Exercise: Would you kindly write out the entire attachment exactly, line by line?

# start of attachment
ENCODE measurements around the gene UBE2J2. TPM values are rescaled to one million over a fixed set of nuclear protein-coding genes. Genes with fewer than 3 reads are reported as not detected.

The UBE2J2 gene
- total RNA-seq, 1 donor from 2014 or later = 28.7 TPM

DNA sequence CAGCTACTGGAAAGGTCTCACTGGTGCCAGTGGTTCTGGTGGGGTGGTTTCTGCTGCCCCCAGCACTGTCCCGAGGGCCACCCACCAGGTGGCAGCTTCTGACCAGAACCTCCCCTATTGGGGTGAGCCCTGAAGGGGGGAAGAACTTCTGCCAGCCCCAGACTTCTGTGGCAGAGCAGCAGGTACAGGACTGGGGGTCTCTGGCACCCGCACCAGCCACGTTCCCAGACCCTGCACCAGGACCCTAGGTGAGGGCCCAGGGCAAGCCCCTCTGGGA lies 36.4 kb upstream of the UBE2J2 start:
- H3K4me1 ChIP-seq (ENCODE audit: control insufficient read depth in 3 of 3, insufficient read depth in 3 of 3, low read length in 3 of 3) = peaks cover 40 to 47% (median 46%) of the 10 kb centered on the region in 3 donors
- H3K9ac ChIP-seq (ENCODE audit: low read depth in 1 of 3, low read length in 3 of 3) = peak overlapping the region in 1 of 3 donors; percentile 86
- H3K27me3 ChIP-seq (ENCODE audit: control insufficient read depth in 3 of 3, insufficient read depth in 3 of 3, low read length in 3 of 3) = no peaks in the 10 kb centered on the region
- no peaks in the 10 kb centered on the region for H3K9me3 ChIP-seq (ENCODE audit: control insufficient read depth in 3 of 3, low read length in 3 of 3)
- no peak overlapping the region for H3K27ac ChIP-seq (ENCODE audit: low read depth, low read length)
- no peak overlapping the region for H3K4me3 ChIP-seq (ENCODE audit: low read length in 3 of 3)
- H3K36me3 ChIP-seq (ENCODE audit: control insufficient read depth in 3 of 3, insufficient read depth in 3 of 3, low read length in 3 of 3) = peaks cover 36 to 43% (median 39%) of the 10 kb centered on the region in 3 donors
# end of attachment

ENCODE measurements around the gene UBE2J2. TPM values are rescaled to one million over a fixed set of nuclear protein-coding genes. Genes with fewer than 3 reads are reported as not detected.

The UBE2J2 gene
- total RNA-seq, 1 donor from 2014 or later = 28.7 TPM

DNA sequence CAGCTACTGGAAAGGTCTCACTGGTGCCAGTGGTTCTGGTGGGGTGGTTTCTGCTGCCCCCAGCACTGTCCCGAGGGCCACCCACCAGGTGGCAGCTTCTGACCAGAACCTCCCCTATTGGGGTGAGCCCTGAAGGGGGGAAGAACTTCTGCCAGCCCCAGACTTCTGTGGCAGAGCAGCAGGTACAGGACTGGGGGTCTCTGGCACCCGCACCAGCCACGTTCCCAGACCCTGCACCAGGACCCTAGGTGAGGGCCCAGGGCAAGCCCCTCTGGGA lies 36.4 kb upstream of the UBE2J2 start:
- H3K4me1 ChIP-seq (ENCODE audit: control insufficient read depth in 3 of 3, insufficient read depth in 3 of 3, low read length in 3 of 3) = peaks cover 40 to 47% (median 46%) of the 10 kb centered on the region in 3 donors
- H3K9ac ChIP-seq (ENCODE audit: low read depth in 1 of 3, low read length in 3 of 3) = peak overlapping the region in 1 of 3 donors; percentile 86
- H3K27me3 ChIP-seq (ENCODE audit: control insufficient read depth in 3 of 3, insufficient read depth in 3 of 3, low read length in 3 of 3) = no peaks in the 10 kb centered on the region
- no peaks in the 10 kb centered on the region for H3K9me3 ChIP-seq (ENCODE audit: control insufficient read depth in 3 of 3, low read length in 3 of 3)
- no peak overlapping the region for H3K27ac ChIP-seq (ENCODE audit: low read depth, low read length)
- no peak overlapping the region for H3K4me3 ChIP-seq (ENCODE audit: low read length in 3 of 3)
- H3K36me3 ChIP-seq (ENCODE audit: control insufficient read depth in 3 of 3, insufficient read depth in 3 of 3, low read length in 3 of 3) = peaks cover 36 to 43% (median 39%) of the 10 kb centered on the region in 3 donors